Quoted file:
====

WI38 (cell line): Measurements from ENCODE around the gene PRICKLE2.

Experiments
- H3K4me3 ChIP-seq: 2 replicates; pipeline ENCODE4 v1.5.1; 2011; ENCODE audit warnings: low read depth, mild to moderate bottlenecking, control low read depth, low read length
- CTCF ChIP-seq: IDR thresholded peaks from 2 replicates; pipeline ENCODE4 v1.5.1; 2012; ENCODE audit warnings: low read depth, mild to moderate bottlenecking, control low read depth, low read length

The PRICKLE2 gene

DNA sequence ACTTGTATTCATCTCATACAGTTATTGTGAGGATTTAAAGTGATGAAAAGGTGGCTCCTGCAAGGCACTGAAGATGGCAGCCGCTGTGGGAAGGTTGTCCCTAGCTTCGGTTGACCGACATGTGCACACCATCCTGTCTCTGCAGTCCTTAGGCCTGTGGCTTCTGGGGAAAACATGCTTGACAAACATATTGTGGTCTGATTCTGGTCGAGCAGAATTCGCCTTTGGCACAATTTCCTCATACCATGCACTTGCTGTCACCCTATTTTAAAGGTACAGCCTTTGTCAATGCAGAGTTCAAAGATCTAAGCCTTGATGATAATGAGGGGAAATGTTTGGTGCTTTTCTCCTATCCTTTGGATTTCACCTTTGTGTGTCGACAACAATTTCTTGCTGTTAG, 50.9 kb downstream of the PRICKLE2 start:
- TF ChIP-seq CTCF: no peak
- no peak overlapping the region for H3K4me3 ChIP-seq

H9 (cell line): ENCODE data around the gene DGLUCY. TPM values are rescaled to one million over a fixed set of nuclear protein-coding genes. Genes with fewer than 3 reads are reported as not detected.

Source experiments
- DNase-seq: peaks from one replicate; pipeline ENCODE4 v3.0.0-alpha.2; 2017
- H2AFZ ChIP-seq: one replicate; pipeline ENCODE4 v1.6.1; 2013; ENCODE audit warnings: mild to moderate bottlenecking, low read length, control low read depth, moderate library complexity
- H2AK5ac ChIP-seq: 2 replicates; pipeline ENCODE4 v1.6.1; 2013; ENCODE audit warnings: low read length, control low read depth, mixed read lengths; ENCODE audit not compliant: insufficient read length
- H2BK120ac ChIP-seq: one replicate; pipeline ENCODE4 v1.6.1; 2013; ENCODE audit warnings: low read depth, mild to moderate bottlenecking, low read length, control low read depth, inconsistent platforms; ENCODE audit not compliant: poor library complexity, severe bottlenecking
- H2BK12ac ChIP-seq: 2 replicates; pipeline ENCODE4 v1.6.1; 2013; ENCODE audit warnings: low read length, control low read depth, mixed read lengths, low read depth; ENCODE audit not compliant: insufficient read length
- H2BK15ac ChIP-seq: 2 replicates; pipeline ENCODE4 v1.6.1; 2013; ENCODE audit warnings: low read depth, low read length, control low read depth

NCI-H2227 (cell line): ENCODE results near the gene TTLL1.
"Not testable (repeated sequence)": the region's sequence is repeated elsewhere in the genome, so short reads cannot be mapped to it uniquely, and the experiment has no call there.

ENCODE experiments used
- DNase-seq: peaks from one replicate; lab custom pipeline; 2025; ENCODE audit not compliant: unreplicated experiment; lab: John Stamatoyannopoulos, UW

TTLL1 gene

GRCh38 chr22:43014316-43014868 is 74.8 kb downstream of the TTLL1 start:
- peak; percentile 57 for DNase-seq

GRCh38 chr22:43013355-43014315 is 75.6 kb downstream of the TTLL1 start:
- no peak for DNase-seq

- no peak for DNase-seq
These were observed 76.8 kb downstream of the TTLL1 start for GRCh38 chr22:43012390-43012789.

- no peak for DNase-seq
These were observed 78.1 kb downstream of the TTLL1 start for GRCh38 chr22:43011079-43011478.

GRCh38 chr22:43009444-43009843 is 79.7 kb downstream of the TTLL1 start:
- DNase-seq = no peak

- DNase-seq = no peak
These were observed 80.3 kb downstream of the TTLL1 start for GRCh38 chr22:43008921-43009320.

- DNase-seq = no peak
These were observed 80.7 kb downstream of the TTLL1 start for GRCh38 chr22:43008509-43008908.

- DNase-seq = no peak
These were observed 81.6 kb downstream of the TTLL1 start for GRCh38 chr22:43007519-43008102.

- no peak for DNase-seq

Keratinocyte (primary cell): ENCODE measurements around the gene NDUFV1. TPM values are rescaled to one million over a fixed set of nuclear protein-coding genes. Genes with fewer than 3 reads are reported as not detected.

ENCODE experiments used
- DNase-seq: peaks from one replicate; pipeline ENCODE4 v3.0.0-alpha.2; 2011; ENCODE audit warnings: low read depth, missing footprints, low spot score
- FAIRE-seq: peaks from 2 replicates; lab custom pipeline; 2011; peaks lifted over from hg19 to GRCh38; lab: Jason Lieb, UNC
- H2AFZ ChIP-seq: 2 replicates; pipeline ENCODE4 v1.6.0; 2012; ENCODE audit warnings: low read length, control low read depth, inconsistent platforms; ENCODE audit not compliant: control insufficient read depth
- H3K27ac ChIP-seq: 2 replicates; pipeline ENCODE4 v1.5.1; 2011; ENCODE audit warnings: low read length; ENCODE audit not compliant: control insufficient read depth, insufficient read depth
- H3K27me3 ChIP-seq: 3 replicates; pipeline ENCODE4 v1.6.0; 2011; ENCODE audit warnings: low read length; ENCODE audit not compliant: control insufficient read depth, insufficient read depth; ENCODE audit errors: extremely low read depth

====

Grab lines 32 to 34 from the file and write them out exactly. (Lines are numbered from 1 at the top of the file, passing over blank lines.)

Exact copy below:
- DNase-seq = no peak
These were observed 80.3 kb downstream of the TTLL1 start for GRCh38 chr22:43008921-43009320.

- DNase-seq = no peak